As noted above, our current way of doing things is neither cost-effective nor sustainable even for the near future, and continued inaction will lead to extreme consequences as huge demands are put upon natural resources and infrastructure. Flatwater Metroplex stakeholders must coalesce into a single economic, cultural, environmental and civic entity if they hope to maintain or improve the quality of life. They need to discover and adopt tools and means to address the source of problems rather than the symptoms.
To achieve this goal, Metroplex stakeholders and their leaders need to consider policies and initiatives that are being enacted by other metro regions in the United States:
- Adopt state policies that clarify and prioritize land uses, protect the most arable and fertile rural lands for food production, and protect natural, historic and cultural resources. The state should coordinate reviews of water-related policies to ensure equitable access to clean water for human, agricultural, industrial and wildlife uses. Water is perhaps the most significant element; if the state and region does not get a handle on water policy, economic prospects will fall flat.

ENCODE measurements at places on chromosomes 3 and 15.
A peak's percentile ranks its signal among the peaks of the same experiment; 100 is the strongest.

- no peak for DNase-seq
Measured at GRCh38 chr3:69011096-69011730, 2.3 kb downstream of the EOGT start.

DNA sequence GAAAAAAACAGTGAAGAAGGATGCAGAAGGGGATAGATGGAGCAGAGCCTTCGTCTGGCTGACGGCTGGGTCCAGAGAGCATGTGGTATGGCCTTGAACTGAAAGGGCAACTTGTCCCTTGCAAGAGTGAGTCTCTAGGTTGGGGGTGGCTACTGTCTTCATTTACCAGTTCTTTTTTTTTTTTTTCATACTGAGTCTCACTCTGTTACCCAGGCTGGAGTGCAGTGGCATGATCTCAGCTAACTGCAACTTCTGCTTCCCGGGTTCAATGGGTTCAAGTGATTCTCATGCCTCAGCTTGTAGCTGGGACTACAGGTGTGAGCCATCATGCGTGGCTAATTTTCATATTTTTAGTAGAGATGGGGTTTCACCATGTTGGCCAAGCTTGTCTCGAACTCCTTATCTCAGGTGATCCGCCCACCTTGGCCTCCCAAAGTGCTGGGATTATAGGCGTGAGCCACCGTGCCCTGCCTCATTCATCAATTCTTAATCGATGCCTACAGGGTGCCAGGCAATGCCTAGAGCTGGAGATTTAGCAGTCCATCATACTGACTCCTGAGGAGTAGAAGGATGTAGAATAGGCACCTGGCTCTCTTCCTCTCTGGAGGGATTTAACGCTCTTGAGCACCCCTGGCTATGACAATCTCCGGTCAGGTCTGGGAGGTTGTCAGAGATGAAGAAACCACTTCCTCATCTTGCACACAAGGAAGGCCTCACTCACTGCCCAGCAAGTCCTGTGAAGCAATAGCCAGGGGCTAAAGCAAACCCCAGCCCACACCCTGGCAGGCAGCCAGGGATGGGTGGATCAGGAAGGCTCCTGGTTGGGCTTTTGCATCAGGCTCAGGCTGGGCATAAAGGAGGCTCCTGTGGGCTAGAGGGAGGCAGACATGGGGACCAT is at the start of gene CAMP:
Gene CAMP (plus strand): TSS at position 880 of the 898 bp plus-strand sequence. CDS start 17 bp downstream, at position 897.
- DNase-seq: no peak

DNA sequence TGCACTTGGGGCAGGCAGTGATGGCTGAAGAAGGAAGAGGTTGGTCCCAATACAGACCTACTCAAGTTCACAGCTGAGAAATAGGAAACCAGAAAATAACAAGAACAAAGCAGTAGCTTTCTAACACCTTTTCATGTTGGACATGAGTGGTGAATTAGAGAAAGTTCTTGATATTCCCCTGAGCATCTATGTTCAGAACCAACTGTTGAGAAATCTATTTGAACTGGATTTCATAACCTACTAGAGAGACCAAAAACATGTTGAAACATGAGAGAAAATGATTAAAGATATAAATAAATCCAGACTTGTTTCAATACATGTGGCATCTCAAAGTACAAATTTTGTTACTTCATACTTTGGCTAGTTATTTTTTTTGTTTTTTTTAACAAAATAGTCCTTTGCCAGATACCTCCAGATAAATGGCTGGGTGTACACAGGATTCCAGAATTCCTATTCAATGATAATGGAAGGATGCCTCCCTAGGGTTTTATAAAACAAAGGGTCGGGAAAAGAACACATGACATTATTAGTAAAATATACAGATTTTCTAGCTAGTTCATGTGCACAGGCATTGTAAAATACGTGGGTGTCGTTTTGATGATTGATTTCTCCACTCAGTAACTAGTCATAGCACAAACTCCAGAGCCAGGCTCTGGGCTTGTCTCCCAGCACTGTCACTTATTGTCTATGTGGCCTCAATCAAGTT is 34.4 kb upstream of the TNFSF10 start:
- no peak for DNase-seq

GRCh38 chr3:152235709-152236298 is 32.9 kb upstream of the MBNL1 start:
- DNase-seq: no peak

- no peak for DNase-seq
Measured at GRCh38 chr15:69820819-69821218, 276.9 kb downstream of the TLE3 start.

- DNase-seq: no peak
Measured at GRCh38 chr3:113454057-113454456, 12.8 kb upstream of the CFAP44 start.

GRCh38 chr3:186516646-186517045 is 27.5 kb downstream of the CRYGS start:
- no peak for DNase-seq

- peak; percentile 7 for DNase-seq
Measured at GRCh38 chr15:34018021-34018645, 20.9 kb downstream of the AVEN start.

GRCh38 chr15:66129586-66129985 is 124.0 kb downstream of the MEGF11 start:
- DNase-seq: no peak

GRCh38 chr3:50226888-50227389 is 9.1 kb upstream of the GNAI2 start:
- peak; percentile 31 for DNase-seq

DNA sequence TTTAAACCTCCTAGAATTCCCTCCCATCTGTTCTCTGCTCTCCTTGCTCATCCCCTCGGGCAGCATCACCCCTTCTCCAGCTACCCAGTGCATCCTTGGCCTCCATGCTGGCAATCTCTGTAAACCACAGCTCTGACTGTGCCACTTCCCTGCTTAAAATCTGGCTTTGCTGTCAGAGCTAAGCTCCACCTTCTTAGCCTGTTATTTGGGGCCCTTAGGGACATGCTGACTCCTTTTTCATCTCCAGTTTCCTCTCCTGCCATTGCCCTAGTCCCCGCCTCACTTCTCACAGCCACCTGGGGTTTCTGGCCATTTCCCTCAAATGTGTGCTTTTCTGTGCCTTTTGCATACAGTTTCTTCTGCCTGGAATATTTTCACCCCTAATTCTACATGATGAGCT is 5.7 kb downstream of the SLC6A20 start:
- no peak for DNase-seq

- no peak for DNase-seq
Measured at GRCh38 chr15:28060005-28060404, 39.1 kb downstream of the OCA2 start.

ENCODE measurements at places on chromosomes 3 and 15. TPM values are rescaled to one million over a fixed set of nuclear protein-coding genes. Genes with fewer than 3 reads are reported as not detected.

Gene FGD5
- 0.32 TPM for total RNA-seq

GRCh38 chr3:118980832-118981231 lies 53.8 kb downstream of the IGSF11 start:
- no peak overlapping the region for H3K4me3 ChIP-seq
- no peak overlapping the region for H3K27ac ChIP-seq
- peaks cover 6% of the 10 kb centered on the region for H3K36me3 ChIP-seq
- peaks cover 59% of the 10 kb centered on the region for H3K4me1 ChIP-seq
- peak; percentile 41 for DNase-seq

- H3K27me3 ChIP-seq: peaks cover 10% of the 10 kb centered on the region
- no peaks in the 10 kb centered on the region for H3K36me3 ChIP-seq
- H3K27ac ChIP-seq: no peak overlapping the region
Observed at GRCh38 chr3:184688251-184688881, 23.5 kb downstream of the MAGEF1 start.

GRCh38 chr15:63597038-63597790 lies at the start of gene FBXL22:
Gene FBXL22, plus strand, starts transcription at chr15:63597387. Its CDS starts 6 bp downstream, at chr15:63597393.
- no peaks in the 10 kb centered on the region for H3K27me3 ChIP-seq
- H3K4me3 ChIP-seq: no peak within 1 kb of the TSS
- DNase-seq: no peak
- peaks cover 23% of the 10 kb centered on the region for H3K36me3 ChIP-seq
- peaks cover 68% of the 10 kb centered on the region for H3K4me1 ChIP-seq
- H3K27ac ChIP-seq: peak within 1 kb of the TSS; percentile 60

- Establish regional governance through a voluntary set of regional partners. Transportation networks, watersheds, natural resources and cities extend beyond jurisdictional boundaries and are not effectively managed by outdated, piecemeal or conflicting approaches. Sustainable development is only achieved through connected, coherent regional policy.
- Initiate an effective planning process through regular conferences, meetings and workshops that give every stakeholder an opportunity at the table. Establish a series of councils and investment zones representing diverse rural and urban interests, identify and publicize best practices, and establish a consensus of the region’s most fragile, natural, social and historic environments. Based on a series of indicators, planning should promote safe, walkable communities, food-based rural/urban coalitions, and energy conservation while protecting the most fragile natural, social and historic environments.
To read the entire report and its recommendations and ideas, download the 34-page PDF final report here.